Saturday, October 29, 2005

50th Post

This is my 50th post.

I wanted to use this opportunity as a review of some of the issues that I have discussed in the past. However, I first wanted to say something about the length of my posts.

Generally, I have found that short “sound bytes” are great for sloganeering, but a poor way to understand an issue. They are great for preaching to the converted, but poor for trying to prove a point. So, I do not want to write this way.

I know that this has a cost, that I have fewer readers because of it. I am asking a great deal from my readers, that they will take the time required to actually read through one of these arguments and to consider the flow of reasoning within.

However, I hope that I offer a level of coherence and sound reasoning that will make some people who like a more detailed analysis think that this is worth their time.

Still, I am going to make an effort to break down my comments into a larger number of smaller issues that, hopefully, can add some perspective that the reader may not easily discover elsewhere.

In the mean time, here is a sampling of some of the issues that I have written about in my first fifty days.

Foundations of Morality

An atheist who is keenly interested in moral issues should address the question of how an atheist approaches moral issues. I have included some of those ideas in this blog, though a more detailed discussion can be found on my web page.

Intellectual Integrity

One of the greatest obstacles to solving problems rests with those fighting to obscure rational solutions behind a smoke screen of failed reasoning. It would be worth our time and effort to direct substantially more of our moral wrath against those who use faulty reasoning to defend their positions.


A subgenre under Intellectual Integrity, these are signs of people who want to live by two rules – one set of rules that permit nearly everything for them and their political allies, and a much tighter set of moral restrictions on others.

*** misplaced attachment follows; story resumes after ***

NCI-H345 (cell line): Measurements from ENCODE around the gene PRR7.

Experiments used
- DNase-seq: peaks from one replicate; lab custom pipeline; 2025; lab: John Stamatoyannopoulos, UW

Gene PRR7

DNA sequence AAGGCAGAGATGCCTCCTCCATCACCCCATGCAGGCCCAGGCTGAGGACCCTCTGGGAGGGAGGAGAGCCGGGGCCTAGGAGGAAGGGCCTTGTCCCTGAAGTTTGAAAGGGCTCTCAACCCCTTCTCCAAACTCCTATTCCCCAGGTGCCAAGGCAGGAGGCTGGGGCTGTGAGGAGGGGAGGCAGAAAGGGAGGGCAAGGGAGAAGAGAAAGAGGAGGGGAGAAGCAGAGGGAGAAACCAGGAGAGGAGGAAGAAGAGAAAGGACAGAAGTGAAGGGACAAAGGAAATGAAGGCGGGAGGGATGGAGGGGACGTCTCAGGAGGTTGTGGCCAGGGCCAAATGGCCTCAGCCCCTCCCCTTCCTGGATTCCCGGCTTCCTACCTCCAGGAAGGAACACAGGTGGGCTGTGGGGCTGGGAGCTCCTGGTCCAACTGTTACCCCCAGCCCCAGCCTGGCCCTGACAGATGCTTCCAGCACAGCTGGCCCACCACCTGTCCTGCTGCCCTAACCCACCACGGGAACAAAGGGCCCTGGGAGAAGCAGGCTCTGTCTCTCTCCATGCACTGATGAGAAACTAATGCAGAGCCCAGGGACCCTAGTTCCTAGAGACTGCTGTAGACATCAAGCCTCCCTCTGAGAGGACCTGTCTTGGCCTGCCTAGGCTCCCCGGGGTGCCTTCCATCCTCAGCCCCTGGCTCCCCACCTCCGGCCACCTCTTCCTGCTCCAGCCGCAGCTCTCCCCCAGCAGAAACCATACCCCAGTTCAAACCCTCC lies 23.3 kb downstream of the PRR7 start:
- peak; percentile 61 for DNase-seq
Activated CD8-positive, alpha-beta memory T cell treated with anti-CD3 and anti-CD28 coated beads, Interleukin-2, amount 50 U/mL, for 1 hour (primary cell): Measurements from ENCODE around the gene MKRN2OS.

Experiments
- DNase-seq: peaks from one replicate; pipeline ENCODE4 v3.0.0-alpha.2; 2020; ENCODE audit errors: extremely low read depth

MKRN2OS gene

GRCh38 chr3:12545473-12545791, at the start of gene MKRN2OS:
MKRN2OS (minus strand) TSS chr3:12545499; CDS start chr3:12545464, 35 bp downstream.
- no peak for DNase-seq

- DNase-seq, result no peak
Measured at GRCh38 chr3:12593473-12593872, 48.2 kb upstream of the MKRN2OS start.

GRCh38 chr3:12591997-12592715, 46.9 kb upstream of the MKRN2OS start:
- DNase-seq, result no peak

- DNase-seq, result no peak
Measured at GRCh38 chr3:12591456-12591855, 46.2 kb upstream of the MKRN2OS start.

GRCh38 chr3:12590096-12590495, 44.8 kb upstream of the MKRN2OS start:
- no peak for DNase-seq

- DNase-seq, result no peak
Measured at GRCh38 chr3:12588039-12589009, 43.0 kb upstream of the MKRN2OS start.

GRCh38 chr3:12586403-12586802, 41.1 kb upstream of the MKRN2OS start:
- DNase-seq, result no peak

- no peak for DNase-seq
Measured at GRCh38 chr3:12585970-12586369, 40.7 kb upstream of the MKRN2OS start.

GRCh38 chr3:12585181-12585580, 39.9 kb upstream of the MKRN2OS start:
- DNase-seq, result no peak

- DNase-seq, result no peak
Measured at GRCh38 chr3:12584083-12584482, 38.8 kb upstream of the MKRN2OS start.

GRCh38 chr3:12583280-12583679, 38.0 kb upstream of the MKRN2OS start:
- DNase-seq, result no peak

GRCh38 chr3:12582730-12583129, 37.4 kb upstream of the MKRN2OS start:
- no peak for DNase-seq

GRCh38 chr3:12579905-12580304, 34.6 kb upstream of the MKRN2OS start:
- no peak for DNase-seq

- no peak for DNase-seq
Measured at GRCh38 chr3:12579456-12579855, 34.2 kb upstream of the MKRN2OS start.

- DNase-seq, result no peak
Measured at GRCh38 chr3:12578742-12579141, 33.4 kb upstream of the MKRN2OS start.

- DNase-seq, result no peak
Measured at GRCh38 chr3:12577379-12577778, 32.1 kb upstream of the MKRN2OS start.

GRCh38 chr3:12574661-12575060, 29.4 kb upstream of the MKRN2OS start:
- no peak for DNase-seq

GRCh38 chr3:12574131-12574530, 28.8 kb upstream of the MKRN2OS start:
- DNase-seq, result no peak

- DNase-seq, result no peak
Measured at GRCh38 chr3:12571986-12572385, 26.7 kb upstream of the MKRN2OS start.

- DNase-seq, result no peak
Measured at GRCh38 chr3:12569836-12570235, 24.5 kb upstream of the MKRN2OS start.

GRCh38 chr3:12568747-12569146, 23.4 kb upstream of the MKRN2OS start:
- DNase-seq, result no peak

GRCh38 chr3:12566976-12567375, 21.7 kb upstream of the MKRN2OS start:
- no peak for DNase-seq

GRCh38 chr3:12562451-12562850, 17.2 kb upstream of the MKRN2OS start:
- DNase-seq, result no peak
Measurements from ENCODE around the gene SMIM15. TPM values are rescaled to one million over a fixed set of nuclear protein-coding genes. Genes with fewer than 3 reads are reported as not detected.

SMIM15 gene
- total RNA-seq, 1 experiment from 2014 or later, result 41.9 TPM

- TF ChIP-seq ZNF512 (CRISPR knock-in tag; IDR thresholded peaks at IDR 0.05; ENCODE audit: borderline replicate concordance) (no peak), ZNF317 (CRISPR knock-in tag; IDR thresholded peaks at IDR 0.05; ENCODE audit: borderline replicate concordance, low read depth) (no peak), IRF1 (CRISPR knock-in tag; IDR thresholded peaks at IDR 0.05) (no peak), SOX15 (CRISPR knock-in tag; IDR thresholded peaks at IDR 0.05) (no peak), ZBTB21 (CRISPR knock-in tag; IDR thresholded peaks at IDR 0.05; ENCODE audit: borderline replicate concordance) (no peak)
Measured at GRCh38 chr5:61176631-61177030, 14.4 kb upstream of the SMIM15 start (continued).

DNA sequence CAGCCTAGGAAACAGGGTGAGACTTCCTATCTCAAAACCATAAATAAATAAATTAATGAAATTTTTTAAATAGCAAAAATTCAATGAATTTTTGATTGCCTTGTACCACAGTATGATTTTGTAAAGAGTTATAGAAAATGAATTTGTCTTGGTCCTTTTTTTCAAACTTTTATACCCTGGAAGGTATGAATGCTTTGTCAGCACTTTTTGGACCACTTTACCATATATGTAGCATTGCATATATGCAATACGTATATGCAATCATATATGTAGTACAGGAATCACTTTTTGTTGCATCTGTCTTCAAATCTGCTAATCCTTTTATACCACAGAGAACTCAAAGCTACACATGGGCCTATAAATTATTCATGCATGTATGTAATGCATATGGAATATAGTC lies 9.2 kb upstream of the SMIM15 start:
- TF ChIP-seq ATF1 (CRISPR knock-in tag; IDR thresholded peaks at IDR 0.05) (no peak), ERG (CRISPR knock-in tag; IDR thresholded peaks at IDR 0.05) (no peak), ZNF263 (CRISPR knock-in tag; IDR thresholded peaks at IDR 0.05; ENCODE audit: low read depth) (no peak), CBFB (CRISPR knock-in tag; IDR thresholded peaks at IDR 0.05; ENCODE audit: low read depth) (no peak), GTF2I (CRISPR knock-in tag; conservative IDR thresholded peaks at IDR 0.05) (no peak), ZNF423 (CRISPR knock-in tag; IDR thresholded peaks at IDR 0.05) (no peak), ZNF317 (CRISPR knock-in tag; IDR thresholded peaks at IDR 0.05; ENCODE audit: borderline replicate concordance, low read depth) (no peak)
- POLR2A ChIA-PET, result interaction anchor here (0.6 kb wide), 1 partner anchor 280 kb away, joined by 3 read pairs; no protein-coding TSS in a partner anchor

Science (fact-based solutions) versus religion (faith-based solutions)

We have two groups of people proposing solutions to natural disasters. One group likes human sacrifice and, surprisingly, they want to sacrifice their political opponents under oppressive laws and restrictions. The other group uses science to predict when and where disaster will strike and how best to mitigate the damage that it does. Of these two options, the first costs lives and promotes human misery, while the second is the only option that actually saves lives and reduces human misery.


Though intellectual recklessness and faith-based thinking, the Bush Administration conned the American People into supporting an unjust war. Though the behavior that the Administration engaged in to get us to this point is morally deplorable (and something for which they should be made to pay a political price), this does not mean that the morally right thing to do now is to leave. Sometimes, people have an obligation to clean up the mess that their immoral behavior creates.


I have defended a simple principle regarding the separation of church and state that is approximately captured in the following statement. “I may not prohibit you from building churches and funding missionaries with whatever resources you peacefully acquire; you may not force me to pay for your church activities or to compel anybody to attend your church.”

Civil Liberties

From free speech to the right to die, I have sought to apply the general principles of desire utilitarianism to some specific issues as they came up in the press.

Political Economy

On economic matters, I tend to side with conservatives. I fear that the economic policies of the Democratic Party will do an excellent job promoting misery, want, and suffering. This is not to say that Republicans are always right. Sometimes (way too often) Republicans confuse corporate feudalism (where those with power have the right to put the live, health, and property of others at risk whenever it profits them to do so) with capitalism.

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